Saric, Stojanovic, Markovic, Memisevic, Damjanovic, Vidal and Capote. Those are the names of seven of the sixteen players who lined up against France in the Handball World Cup Final on Sunday. All of them were playing for Qatar.
That Qatar were hosting the World Cup was scandalous enough in the world of Handball. That they managed to reach the final with a team made up almost entirely of players who had been discarded by their own countries was even worse.
Qatar had exploited a peculiar rule in international handball which allows players to switch national teams if they have not played internationally for three years. The patchwork elephant knocked out Germany in the quarter finals, and were duly painted as evil incarnate in the press.
Now, it seems, publications like Bild are getting paranoid about Qatar. A report in the paper's weekly sport magazine today proclaimed that Pep Guardiola himself may be on his way to the Gulf State. The logic is that if Qatar are unable to buy players for their football team as they have done in handball, they can at least buy a star manager.
It's not as barmy as it sounds. Guardiola, infamously, has had strong links to Qatar for over a decade. He finished his playing career there, acted as a healthily remunerated ambassador for their World Cup bid, and has fallen over himself to ensure that Bayern continue their annual trips to the country for a winter training camp in the last two years.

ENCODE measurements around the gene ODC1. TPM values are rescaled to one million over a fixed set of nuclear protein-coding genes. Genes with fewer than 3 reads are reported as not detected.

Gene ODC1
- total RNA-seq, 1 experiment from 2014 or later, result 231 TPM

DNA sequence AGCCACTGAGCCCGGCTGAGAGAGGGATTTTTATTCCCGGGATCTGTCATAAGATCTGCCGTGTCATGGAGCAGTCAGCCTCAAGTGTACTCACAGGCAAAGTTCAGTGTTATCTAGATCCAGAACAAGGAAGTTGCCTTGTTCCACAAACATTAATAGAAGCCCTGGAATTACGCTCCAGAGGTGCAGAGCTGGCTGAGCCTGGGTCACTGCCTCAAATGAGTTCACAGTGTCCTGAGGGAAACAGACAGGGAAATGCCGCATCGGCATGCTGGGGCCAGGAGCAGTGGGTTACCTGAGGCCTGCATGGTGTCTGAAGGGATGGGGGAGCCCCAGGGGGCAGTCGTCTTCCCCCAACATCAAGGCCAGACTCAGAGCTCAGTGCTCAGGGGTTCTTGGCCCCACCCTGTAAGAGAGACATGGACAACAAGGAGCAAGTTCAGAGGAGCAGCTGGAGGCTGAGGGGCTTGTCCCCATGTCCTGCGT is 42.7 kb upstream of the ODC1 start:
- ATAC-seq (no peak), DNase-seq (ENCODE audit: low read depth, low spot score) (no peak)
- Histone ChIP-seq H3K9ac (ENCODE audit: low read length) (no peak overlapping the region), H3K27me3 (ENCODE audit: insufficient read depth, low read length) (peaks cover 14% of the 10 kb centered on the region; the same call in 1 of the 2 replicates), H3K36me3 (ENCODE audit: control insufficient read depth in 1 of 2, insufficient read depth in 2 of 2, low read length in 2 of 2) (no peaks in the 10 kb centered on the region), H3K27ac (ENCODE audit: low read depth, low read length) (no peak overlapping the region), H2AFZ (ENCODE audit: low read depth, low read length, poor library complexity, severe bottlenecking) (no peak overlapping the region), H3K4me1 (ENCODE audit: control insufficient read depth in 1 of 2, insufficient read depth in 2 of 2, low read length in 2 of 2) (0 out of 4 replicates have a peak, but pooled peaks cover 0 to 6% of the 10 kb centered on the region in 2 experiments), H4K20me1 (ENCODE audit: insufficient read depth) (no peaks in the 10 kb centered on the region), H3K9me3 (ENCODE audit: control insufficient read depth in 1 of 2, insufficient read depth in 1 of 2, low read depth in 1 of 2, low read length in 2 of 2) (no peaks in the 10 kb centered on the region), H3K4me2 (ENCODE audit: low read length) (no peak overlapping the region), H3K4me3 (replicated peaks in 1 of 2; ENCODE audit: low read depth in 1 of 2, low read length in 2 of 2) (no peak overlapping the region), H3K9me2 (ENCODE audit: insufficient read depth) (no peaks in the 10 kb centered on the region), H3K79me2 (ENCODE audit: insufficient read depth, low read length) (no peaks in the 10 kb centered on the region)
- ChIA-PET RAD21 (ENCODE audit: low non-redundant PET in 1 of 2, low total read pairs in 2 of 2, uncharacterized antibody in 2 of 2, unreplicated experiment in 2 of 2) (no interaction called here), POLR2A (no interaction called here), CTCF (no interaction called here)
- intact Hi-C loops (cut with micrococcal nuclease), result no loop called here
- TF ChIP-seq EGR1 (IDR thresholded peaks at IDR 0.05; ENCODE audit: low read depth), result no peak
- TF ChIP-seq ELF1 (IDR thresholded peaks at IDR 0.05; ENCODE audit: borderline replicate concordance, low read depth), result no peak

Lapping up the sunshine at the last of those camps in January, Guardiola took some time out to talk to his compatriot and acquaintance Rivera Lopez, the man who led Qatar to their triumph in the handball. As Bild frantically put it: could they have been talking about the 2022 World Cup?
Maybe. Maybe they were talking about Catalan independence, or last year's royal abdication, or where it was possible to get a beer for under twelve Euros in Doha. Maybe they were talking about fishing, or Game of Thrones, or Franck Ribery's beard.
With the right pay package, and the right developments in his career in the next seven years, there is a high chance Guardiola might lead Qatar to the World Cup in 2022. But how can we know? It is doubtful if Guardiola himself even knows. This is a man who, even at his beloved Barcelona, only signed one-year contracts.
At Bayern, he started with a three-year deal, largely due to the sweet talking of Uli Hoeness, Karl-Heinz Rummenigge and Co. But now, with eighteen months left on that contract, Guardiola is remaining predictably coy about his future. He will begin negotiations for an extension in the summer.
Whether he extends will depend on what he has achieved at Bayern. The Champions League, one way or another, will play a big part in whether he wants to leave or not. He is unlikely to leave Munich without having won it. If he can't win it by 2016, he may lose some of the unconditional support he currently enjoys.
What is almost certain is that, if Guardiola does go to Qatar, he will not go next year. It would be a political and economic move to take the job, and one which would likey be limited purely to the 2022 World Cup. Until then, the man who keeps his cards close to his chest will continue to do so.
He is happy in Munich, he says. He will discuss his future in the summer. End of discussion. Black card, Lister. That is all we, Bild, Bayern and the Qatari FA can really know.
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